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Metal thefts down under new law

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A little more than one month after House Bill 872 went into effect, Richmond County law enforcement officials said they have seen a significant reduction in metal thefts.

“The new law has worked on several different levels, and we are only a little over 30 days in,” said Investigator Kendall Brown, the coordinator of the CSRA Metal Theft Task Force. “It is easier for us to find and arrest metal thieves, and therefore it is harder for them to get rid of stolen goods. So they don’t steal them.”

Since July 1, when the law went into effect, Brown said he has seen air conditioner thefts reduced to almost nothing and vacant houses have not been broken into and gutted as often as before.

However, he said, he has seen a spike in older-model cars being stolen. The new law requires recyclers to take pictures of sellers, items and any passengers, which he said has made arrests easier.

“More documentation is making arrests fast and simple,” he said.

In order to recycle an air conditioner under the new law, the seller must be a licensed contractor or present a receipt showing that the unit has been replaced recently.

Another change involves cash transactions. Now recyclers cannot pay sellers of nonferrous metals (gold, silver, titanium, copper) in cash. Cash can be paid only for aluminum cans and batteries. The recyclers must pay for all other metals with a check.

The check slows down the process enough to deter people trying to feed a drug habit by stealing metal, Brown said.

Brown had worried that vehicle battery thefts would rise but said that has not been the case so far.

Frank Goulding, the vice president of marketing for Newell’s Recycling center, said all of his locations in Georgia, including Augusta, were seeing sellers who were already accustomed to the changes.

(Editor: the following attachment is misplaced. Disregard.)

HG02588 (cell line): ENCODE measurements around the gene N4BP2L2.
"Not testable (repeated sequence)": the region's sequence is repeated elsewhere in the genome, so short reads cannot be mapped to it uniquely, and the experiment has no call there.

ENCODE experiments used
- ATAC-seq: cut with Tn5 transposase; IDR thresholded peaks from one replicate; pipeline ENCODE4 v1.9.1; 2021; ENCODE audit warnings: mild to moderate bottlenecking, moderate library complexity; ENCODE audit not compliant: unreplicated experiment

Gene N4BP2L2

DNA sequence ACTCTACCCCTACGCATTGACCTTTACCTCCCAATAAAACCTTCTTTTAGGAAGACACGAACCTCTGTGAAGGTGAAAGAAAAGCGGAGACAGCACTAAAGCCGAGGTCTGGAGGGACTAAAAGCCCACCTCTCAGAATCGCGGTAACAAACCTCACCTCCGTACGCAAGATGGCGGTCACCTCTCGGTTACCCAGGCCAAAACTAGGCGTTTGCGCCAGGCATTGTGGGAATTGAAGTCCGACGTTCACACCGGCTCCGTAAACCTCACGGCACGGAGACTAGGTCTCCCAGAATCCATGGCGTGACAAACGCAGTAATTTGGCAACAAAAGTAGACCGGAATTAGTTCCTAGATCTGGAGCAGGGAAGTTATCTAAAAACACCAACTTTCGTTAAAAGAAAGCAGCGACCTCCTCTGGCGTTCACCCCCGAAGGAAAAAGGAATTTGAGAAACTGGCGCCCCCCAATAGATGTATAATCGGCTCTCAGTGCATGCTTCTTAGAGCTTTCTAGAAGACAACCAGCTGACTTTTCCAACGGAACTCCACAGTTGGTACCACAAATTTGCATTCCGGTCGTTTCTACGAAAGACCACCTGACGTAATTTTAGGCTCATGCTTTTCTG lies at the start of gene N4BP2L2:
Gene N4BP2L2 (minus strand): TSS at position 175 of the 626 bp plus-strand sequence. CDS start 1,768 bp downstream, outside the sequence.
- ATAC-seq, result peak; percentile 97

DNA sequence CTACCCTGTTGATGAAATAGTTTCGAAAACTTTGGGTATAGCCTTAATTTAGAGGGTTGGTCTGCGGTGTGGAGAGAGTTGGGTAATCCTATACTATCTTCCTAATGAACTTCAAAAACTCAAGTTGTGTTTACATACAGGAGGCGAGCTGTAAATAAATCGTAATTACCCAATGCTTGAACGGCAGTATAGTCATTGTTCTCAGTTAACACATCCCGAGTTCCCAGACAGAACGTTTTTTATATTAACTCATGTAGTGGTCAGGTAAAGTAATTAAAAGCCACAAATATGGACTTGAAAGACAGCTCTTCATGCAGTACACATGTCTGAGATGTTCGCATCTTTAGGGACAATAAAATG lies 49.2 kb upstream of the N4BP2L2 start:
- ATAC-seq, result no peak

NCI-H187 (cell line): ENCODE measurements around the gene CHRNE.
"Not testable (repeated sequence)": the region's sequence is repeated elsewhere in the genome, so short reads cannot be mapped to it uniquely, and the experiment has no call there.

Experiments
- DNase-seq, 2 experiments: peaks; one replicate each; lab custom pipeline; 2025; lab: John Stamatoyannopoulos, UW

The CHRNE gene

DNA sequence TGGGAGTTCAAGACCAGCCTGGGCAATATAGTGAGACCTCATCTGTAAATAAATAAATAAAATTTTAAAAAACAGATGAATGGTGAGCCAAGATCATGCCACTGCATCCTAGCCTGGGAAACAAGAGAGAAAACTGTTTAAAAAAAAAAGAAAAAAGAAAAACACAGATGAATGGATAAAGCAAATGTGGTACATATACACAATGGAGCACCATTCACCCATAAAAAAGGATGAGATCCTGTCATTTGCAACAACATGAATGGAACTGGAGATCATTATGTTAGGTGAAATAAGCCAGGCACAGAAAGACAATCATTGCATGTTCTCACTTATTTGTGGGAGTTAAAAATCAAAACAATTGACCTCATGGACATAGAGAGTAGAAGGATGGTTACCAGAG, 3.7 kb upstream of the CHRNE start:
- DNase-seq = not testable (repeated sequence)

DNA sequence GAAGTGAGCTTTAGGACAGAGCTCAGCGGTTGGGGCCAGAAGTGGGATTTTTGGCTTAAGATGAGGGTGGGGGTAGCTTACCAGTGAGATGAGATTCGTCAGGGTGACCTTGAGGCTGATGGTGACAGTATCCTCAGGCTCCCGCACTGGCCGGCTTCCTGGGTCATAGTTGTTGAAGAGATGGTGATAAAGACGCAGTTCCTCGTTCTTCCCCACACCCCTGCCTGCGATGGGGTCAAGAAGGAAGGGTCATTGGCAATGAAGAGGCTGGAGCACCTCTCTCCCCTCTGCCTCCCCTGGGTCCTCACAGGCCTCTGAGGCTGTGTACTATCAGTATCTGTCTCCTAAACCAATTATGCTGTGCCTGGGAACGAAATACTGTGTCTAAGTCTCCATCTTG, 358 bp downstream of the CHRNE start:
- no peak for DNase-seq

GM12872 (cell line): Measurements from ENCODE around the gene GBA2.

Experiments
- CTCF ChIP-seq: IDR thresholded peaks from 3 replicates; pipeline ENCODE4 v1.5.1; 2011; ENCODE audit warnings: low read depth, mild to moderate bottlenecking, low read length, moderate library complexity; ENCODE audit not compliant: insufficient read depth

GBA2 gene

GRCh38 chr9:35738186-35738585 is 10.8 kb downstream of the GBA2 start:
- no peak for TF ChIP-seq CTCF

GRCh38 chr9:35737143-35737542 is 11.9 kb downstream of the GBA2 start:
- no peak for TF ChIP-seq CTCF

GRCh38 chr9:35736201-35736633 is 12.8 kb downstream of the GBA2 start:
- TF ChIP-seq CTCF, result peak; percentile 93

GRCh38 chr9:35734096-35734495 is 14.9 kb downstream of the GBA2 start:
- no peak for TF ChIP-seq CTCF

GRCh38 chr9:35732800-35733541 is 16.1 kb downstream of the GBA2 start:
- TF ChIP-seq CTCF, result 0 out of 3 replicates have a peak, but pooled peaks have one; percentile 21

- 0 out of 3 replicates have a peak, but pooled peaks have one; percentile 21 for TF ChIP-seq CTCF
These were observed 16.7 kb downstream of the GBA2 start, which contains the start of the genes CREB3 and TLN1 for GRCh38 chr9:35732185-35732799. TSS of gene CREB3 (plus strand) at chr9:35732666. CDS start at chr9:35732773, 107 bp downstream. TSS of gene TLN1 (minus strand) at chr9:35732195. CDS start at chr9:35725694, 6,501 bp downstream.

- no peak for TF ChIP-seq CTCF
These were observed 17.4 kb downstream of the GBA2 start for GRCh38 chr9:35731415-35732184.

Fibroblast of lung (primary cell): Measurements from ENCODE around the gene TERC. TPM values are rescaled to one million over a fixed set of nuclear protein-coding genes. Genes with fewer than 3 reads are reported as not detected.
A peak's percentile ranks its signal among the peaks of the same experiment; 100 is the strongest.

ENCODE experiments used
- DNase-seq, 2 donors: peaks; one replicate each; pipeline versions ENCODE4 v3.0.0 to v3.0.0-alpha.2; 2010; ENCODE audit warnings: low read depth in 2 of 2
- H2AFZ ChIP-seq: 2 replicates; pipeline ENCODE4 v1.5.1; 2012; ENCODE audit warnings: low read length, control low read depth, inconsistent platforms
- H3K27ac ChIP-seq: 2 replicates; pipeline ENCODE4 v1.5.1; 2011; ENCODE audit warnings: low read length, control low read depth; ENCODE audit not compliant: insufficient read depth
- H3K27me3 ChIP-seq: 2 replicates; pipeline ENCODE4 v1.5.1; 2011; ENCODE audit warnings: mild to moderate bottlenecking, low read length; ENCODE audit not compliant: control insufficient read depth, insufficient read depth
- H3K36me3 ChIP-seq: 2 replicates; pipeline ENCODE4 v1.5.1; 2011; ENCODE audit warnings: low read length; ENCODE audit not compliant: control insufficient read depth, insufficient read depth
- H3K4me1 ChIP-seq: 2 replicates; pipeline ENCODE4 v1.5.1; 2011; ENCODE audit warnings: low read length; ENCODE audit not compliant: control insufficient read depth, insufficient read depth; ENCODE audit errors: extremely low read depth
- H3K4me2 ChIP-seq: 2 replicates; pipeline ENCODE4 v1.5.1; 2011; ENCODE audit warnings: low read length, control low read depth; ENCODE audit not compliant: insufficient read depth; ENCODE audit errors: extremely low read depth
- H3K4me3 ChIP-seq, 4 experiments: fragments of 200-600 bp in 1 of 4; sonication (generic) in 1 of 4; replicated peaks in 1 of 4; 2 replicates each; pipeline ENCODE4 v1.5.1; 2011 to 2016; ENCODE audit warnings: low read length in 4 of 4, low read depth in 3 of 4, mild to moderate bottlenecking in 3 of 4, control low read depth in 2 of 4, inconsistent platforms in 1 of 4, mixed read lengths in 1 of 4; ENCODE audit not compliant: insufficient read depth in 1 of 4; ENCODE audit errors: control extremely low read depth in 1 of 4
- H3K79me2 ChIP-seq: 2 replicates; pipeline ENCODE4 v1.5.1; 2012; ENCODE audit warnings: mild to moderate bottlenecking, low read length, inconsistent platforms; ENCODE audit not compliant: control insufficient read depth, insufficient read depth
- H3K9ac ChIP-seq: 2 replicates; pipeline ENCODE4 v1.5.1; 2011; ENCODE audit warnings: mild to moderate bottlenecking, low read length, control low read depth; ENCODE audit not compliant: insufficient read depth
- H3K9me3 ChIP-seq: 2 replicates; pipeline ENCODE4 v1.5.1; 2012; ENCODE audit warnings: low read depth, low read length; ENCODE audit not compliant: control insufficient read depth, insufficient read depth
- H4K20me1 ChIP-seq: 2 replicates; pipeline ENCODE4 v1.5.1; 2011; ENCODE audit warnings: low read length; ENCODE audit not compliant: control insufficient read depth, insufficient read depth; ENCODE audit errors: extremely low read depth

“They have accepted that they are no longer paid in cash,” he said.

He said that business has not declined because of the bill but that it has changed. Instead of seeing air conditioners come in from everyone, he is seeing more from contractors.

Goulding also said his locations have a stronger relationship with local law enforcement thanks to the law, which he said has been positive.

“It is making everything very transparent,” he said. “Thieves aren’t selling now because they can’t.”

Rep. Jason Shaw, R-Lakeland, who sponsored the bill, was concerned with having a clear registration process for recyclers with law enforcement.

“We wanted a uniform, statewide system,” he said. “We are very pleased with the form.”

Brown said the sheriff’s office was swamped with local businesses registering before the July 1 deadline. He said he was pleased with the amount of registered businesses, saying he had seen more than 45 secondary recyclers.

Shaw expects some problems to arise by the next legislative session, but said he is happy to make any small changes that are necessary.

“Overall, I think it’s working well,” he said.

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Common.sense 08/08/12 - 02:33 am
It's also taking money out of

It's also taking money out of the pocket who sell legally obtained scrap metal. Good job!

kkirk007 08/08/12 - 12:38 pm
Taking money out of their

Taking money out of their pockets?'s putting money in their bank accounts. The only difference is they get paid via check rather than cash, so it's a little more traceable. No more thieves selling stolen AC coils for cash. With the explosion of this type of crime, we need something to make it harder for criminals to unload stolen goods.

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